West Hertfordshire hospital sites set to undergo £590 million transformation despite opposition from campaigners

New Hospital Campaigners have objected to NHS plans to renovate Watford General Hospital instead of

New Hospital Campaigners have objected to NHS plans to renovate Watford General Hospital instead of building a new, central hospital. Picture: Archant - Credit: Archant

Plans to transform hospital services in west Herts have been criticised as “rushed” and “flawed” by campaigners fighting for a new, central hospital.

Jean Ritchie, from the New Hospital Campaign. Picture: Simeon Francis

Jean Ritchie, from the New Hospital Campaign. Picture: Simeon Francis - Credit: Archant

Following a decision by local NHS leaders, Watford General Hospital is set to undergo a complete transformation – with considerable improvements made at St Albans City and Hemel Hempstead hospitals.

The decision was made by the boards of West Hertfordshire Hospitals NHS Trust (WHHT) and Herts Valleys Clinical Commissioning Group (HVCCG), who gave their unanimous support of retaining and redeveloping the existing hospital sites, despite pressure from campaigners.

Discussions focused on the ‘deliverability’ of the plans, with the risk of further delay balanced against the need to improve current facilities.

If the funding is approved, the development will involve a large new clinical block at Watford to replace existing facilities, excluding the current acute admissions unit.

Meanwhile St Albans City Hospital has been designated the trust’s COVID-free site, so must continue to provide planned surgeries. This will be enhanced by plans to overhaul its theatres, create a rapid access cancer diagnostic centre and expand the range of diagnostics available with new MRI and CT scanners.

Finally, at Hemel Hempstead there are plans to build a new urgent treatment centre and develop the range of medical care in areas such as diabetes and dermatology.

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The estimated cost of the development is approximately £590 million, with the majority of the funding to be spent at Watford General Hospital. This is due to its higher number of patients and poorer building conditions in comparison to the other two hospitals. Around £50m of the total fund would be invested at St Albans City and Hemel Hempstead.

These plans will be subject to review by the Department for Health and Social Care, NHS regulators and the Treasury, as part of the business case process. The trust must demonstrate that the preferred option delivers the best overall value for money and meets the government’s requirements in order to secure the funding.

WHHT chief executive Christine Allen said: “This is an important day and a big step forward on our journey to better buildings and facilities.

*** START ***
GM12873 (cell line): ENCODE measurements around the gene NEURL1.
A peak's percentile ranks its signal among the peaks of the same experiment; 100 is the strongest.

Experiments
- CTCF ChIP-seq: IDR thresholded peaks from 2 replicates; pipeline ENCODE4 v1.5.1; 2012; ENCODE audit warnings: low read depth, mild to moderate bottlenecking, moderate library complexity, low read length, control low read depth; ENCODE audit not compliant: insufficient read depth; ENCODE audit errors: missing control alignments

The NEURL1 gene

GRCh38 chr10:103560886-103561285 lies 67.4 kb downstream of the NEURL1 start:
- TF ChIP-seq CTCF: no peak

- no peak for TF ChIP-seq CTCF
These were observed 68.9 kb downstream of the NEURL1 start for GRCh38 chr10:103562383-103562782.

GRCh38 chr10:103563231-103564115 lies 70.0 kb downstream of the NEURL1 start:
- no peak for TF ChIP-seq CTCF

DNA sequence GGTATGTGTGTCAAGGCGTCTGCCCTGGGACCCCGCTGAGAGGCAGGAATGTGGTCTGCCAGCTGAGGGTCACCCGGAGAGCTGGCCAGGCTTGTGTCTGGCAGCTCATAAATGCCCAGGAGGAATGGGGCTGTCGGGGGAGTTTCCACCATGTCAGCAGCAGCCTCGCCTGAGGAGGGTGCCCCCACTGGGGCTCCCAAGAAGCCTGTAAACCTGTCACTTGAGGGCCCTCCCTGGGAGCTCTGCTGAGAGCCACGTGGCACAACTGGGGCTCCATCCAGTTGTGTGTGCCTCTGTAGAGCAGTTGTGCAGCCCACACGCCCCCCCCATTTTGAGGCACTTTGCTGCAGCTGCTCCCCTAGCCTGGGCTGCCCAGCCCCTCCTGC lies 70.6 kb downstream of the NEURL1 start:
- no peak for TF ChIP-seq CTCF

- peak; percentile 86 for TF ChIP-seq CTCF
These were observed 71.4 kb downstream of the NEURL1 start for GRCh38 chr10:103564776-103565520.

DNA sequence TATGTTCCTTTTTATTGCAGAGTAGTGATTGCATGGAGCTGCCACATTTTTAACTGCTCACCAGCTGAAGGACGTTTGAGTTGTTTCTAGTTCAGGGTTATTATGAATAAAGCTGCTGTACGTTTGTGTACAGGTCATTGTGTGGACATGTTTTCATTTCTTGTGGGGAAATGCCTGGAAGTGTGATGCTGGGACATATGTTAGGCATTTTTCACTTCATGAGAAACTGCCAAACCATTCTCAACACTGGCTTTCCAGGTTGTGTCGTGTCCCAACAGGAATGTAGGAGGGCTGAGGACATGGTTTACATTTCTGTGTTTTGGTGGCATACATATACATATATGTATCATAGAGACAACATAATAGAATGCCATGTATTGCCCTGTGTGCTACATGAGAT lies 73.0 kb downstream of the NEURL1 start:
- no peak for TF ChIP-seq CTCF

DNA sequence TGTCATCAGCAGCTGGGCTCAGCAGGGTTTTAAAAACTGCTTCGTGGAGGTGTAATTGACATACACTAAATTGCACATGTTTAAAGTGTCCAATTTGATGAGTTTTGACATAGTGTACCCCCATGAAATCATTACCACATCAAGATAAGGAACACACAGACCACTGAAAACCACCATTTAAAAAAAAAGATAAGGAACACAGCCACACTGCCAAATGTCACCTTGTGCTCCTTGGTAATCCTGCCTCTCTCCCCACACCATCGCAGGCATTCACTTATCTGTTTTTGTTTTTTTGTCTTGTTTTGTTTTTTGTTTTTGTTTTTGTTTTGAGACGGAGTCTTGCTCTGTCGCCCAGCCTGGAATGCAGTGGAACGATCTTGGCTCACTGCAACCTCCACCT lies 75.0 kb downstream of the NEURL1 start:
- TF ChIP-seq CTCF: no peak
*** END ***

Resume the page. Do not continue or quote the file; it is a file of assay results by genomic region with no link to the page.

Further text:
“This milestone is, I believe, a positive development for all our patients. However, I acknowledge that the continued concentration of emergency and specialist services at Watford will disappoint some residents of west Herts.

“We do understand the strength of feeling on this issue and the appeal of a completely new hospital on a completely new site.

“At the same time, we also have a responsibility to deliver significantly improved facilities as soon as possible. We approved a shortlist without a greenfield option because we believed that the risk of the timely delivery of this option was too high.

“All the new sites reviewed had pros and cons, but we all felt – and this was underlined powerfully for us today by our clinical leaders – that we must not pass up this significant opportunity to enhance all of our hospitals and make a massive positive impact to the experience of our patients and staff.”

Members of the New Hospital Campaign (NHC), however, believe that the survey the trust conducted on options for renovating hospital sites was biased in favour of renovating Watford General.

Jean Ritchie, of the NHC, said: “There is no way a decision based on such misleading, doctored and inadequate information can go unchallenged. And it won’t.

“From day one they knew what they wanted the outcome to be, and they have made sure, by manipulating the evidence and refusing to consider other information, that they achieved the result they wanted.

“Every bit of work they have done or have commissioned has been predicated on the eventual outcome being the current site for decades to come.

“The role of the trust has not been independent, which is a distortion of their position as custodians of hospital care for the whole of the population of west Herts.”

A spokesperson added: “We still cannot understand why the trust and the CCG are so determined to manipulate the facts and fail to challenge inadequate evidence from officials – all in the interests of a hospital that is on a difficult and polluted site, which is hard to reach.”